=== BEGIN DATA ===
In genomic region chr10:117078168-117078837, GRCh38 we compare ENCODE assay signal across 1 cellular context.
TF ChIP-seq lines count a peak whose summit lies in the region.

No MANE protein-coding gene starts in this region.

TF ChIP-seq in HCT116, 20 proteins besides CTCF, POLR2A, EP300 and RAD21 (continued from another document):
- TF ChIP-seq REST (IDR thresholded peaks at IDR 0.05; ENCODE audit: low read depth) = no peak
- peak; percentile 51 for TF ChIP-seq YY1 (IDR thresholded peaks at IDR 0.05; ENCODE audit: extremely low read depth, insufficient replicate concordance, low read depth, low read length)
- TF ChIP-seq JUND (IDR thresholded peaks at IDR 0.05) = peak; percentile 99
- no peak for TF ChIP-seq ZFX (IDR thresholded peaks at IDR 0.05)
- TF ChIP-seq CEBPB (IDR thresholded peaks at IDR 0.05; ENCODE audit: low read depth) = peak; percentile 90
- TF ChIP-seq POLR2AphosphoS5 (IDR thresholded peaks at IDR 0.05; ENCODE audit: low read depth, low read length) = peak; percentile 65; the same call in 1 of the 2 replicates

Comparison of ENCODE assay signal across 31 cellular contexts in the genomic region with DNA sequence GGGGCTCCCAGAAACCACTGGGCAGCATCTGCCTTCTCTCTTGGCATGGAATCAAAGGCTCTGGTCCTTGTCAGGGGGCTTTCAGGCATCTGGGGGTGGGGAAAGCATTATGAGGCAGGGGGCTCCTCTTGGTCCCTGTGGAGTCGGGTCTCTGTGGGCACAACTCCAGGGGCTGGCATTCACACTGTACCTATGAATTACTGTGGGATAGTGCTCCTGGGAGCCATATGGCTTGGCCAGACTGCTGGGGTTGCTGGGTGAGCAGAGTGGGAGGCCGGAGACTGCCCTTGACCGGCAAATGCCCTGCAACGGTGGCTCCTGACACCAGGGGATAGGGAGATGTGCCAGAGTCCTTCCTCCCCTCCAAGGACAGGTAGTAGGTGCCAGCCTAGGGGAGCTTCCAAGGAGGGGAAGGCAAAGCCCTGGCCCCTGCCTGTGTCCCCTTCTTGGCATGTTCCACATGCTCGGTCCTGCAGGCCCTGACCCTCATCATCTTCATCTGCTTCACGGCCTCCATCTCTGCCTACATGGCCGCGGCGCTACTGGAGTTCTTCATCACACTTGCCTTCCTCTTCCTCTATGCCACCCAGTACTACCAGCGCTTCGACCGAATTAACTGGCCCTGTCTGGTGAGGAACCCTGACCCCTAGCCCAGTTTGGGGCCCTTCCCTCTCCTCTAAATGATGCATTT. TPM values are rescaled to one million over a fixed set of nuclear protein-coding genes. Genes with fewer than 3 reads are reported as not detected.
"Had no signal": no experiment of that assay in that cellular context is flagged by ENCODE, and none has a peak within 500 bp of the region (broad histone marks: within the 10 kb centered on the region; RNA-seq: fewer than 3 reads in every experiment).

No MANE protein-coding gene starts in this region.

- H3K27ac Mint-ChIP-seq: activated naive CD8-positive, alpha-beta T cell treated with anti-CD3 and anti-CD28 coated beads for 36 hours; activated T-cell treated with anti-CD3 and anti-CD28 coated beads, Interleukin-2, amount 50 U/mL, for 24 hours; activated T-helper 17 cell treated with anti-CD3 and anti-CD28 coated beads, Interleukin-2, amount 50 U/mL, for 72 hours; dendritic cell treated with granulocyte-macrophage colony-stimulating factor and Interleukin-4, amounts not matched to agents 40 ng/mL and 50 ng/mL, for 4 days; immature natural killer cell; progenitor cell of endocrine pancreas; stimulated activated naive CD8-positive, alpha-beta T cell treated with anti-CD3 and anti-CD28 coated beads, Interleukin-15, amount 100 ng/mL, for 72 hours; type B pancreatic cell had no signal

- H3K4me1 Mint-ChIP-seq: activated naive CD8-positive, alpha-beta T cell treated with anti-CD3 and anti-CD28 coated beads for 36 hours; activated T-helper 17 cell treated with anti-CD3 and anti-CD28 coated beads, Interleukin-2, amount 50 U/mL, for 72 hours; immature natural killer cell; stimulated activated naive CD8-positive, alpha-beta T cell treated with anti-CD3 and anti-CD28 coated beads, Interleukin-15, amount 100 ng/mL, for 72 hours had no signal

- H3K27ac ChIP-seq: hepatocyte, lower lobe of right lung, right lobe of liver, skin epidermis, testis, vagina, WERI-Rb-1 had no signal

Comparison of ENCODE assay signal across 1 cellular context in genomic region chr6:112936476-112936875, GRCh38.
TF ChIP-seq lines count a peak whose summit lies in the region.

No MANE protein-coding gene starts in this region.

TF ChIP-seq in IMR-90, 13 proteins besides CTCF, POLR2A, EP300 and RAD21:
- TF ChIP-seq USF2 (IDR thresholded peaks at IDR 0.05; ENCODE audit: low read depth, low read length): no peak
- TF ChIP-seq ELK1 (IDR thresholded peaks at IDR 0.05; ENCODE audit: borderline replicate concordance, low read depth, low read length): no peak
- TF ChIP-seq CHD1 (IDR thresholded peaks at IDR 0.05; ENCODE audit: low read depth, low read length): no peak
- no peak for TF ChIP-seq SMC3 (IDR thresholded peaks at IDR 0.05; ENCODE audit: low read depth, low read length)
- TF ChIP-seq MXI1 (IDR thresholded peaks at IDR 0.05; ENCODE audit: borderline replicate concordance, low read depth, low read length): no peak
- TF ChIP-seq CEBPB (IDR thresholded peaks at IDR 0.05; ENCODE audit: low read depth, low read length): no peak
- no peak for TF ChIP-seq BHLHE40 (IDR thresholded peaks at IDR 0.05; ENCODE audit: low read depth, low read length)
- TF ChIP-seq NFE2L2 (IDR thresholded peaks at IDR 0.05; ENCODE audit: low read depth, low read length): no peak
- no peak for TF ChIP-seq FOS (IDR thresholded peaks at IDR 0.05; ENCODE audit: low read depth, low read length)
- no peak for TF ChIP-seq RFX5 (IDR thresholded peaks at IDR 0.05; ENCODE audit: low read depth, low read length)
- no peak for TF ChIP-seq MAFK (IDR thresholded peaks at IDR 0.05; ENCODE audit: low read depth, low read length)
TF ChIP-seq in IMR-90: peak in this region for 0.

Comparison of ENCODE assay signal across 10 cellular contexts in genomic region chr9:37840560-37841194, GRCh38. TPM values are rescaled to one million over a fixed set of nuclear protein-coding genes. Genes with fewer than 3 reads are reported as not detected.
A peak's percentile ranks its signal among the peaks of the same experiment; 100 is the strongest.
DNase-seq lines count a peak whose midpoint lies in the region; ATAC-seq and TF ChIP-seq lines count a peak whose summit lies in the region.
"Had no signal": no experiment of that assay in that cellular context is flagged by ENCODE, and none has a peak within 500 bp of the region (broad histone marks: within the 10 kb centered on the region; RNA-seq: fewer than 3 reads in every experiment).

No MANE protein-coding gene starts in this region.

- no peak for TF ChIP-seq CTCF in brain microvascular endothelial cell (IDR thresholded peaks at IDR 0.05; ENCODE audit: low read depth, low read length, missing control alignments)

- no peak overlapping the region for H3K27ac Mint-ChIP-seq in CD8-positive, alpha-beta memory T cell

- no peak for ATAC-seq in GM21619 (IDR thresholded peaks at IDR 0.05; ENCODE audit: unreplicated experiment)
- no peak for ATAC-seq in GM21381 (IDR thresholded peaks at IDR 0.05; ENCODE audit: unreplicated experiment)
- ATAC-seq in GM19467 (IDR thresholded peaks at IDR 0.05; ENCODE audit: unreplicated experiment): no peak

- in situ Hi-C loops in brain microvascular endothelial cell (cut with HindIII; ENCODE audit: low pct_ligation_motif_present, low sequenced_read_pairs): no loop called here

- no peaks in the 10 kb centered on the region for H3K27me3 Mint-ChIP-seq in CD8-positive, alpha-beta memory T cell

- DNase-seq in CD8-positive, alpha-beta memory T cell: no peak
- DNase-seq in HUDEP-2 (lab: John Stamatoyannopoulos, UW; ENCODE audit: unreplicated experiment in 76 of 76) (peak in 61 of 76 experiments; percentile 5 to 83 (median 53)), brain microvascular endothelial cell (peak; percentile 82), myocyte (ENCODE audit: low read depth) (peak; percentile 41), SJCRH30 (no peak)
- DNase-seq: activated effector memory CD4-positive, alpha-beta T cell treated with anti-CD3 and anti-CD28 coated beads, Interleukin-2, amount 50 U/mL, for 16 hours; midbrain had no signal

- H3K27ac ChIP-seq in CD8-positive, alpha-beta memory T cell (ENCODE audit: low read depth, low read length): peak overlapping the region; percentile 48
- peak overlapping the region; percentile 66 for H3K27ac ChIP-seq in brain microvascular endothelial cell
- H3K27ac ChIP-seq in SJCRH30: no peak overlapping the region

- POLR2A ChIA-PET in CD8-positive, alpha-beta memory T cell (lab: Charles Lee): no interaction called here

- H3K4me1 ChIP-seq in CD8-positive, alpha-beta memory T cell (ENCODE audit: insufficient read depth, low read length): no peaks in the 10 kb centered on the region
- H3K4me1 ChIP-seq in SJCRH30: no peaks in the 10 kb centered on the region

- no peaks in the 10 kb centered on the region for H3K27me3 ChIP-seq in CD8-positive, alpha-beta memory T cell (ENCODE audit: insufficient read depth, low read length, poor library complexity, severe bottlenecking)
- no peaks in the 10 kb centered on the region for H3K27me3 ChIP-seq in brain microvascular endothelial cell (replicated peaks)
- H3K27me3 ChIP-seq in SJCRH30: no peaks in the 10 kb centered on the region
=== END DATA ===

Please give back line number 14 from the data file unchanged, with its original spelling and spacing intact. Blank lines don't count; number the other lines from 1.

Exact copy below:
- H3K27ac Mint-ChIP-seq: activated naive CD8-positive, alpha-beta T cell treated with anti-CD3 and anti-CD28 coated beads for 36 hours; activated T-cell treated with anti-CD3 and anti-CD28 coated beads, Interleukin-2, amount 50 U/mL, for 24 hours; activated T-helper 17 cell treated with anti-CD3 and anti-CD28 coated beads, Interleukin-2, amount 50 U/mL, for 72 hours; dendritic cell treated with granulocyte-macrophage colony-stimulating factor and Interleukin-4, amounts not matched to agents 40 ng/mL and 50 ng/mL, for 4 days; immature natural killer cell; progenitor cell of endocrine pancreas; stimulated activated naive CD8-positive, alpha-beta T cell treated with anti-CD3 and anti-CD28 coated beads, Interleukin-15, amount 100 ng/mL, for 72 hours; type B pancreatic cell had no signal